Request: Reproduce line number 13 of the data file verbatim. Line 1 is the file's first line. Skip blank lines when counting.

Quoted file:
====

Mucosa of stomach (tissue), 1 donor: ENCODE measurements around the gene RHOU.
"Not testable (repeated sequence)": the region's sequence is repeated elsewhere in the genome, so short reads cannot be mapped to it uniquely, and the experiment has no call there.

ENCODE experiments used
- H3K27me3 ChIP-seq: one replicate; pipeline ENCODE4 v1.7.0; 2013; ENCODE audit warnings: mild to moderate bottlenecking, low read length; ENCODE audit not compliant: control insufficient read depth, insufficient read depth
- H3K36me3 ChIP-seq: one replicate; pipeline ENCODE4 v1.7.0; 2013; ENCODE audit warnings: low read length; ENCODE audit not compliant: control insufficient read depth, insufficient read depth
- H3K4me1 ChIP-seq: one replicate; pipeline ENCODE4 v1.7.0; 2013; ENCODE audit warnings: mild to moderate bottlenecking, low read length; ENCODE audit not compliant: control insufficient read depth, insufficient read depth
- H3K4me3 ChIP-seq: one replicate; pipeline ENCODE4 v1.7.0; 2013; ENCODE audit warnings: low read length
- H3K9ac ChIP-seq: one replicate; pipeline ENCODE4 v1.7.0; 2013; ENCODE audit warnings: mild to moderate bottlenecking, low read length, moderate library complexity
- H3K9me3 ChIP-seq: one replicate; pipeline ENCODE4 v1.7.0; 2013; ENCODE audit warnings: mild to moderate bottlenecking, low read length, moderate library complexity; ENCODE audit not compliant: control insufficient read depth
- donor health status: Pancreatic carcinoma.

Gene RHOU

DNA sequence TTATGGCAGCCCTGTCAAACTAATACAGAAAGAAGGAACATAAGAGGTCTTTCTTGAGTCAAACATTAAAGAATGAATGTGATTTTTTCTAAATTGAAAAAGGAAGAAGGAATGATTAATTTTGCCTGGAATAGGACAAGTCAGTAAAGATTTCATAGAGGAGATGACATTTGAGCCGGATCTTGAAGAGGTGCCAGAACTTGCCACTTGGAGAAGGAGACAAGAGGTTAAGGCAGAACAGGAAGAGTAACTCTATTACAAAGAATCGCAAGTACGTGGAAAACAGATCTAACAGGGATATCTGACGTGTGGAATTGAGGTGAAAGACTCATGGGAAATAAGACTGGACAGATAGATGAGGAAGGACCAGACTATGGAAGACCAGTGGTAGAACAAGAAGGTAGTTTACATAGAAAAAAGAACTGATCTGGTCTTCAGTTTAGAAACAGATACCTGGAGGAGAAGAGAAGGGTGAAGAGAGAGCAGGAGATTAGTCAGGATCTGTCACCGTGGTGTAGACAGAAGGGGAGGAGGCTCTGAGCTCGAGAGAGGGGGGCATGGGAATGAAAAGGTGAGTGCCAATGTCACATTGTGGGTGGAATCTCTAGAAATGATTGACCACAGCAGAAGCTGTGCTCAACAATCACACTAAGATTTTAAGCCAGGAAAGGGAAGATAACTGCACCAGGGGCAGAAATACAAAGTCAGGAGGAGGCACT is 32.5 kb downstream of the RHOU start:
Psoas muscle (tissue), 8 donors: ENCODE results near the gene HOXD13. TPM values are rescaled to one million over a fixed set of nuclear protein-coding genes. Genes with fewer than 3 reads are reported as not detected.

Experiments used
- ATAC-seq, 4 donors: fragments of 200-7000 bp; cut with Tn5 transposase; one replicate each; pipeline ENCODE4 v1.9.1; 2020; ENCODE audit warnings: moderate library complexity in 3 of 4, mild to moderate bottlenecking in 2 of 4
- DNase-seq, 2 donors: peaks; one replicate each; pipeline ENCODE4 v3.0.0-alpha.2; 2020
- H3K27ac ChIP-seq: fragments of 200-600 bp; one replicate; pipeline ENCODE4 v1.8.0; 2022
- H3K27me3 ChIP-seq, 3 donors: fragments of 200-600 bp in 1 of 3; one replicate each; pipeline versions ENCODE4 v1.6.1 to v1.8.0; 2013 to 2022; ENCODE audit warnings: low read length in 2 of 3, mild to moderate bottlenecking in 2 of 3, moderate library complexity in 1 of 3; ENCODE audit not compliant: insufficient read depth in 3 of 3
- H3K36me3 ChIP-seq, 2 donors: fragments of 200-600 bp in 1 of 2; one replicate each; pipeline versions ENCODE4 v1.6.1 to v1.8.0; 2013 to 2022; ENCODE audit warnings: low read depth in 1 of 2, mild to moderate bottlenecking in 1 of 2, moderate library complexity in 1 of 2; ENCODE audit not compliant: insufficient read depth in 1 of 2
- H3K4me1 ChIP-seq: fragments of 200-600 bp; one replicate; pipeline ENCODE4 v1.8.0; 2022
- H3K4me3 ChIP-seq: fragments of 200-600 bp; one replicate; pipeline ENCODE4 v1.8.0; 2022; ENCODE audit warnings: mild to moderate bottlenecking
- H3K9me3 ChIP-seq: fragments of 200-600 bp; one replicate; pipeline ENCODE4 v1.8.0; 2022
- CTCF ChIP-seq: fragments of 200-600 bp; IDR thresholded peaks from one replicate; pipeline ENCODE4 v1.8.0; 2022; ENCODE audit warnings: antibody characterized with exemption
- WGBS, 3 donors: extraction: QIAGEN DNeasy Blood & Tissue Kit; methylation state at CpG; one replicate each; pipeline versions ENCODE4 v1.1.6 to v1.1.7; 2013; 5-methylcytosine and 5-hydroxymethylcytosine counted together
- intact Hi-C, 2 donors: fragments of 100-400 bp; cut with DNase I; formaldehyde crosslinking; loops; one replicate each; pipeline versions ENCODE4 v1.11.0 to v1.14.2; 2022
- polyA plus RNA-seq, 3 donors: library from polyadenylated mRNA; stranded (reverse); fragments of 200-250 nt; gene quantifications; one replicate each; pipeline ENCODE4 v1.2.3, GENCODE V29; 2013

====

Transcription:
Psoas muscle (tissue), 8 donors: ENCODE results near the gene HOXD13. TPM values are rescaled to one million over a fixed set of nuclear protein-coding genes. Genes with fewer than 3 reads are reported as not detected.